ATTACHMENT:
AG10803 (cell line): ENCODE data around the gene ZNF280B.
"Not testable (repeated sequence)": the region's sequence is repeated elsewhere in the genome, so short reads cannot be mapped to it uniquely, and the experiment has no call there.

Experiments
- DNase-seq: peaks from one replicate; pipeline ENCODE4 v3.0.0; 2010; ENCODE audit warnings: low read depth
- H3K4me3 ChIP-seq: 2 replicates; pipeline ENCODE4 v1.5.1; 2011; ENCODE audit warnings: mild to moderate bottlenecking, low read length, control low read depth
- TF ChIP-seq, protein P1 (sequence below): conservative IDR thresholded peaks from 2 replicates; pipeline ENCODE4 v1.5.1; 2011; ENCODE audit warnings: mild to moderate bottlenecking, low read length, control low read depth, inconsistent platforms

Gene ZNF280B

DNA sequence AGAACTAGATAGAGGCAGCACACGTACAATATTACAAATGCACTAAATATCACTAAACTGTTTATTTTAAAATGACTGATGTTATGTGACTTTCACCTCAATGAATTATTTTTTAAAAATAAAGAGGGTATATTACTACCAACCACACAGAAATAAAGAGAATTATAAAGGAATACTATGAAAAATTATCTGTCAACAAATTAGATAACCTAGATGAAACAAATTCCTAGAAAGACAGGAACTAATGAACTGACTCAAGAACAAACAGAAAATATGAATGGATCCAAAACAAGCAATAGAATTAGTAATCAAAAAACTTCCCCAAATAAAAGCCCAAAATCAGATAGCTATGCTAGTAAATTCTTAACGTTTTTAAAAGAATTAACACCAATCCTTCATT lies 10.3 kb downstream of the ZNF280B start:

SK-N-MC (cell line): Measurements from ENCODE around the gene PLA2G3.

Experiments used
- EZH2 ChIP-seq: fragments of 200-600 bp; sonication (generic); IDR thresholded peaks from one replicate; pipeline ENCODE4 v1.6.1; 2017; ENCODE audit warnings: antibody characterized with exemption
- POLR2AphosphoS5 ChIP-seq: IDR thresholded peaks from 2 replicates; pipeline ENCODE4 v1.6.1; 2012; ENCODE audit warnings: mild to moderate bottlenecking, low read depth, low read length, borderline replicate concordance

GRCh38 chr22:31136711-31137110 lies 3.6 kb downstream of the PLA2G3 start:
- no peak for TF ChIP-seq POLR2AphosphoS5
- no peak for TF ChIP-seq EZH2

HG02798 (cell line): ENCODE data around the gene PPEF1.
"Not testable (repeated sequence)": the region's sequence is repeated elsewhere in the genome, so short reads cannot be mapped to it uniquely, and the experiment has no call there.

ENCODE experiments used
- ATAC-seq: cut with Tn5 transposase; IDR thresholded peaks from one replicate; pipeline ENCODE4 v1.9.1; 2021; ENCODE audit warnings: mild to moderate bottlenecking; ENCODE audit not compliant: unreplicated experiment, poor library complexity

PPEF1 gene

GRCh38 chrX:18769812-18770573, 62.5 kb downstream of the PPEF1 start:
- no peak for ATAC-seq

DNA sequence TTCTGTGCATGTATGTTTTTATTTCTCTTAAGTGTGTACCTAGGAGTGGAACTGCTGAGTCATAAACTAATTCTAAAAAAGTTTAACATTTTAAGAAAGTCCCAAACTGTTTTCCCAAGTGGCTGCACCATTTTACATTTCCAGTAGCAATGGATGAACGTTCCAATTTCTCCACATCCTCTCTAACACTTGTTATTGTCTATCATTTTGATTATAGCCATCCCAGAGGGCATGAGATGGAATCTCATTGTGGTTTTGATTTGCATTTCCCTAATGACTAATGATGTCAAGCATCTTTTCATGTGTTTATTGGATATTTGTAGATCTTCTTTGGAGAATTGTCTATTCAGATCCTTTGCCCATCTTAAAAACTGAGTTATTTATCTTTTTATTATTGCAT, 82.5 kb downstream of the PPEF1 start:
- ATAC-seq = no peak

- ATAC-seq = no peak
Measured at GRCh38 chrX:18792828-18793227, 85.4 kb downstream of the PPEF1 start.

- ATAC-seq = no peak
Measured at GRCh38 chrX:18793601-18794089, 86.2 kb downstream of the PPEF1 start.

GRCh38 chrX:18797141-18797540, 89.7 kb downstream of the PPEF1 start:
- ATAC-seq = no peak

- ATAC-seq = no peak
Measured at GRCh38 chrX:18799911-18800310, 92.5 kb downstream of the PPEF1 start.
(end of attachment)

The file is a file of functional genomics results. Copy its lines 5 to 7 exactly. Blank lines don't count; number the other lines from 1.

- H3K4me3 ChIP-seq: 2 replicates; pipeline ENCODE4 v1.5.1; 2011; ENCODE audit warnings: mild to moderate bottlenecking, low read length, control low read depth
- TF ChIP-seq, protein P1 (sequence below): conservative IDR thresholded peaks from 2 replicates; pipeline ENCODE4 v1.5.1; 2011; ENCODE audit warnings: mild to moderate bottlenecking, low read length, control low read depth, inconsistent platforms

Gene ZNF280B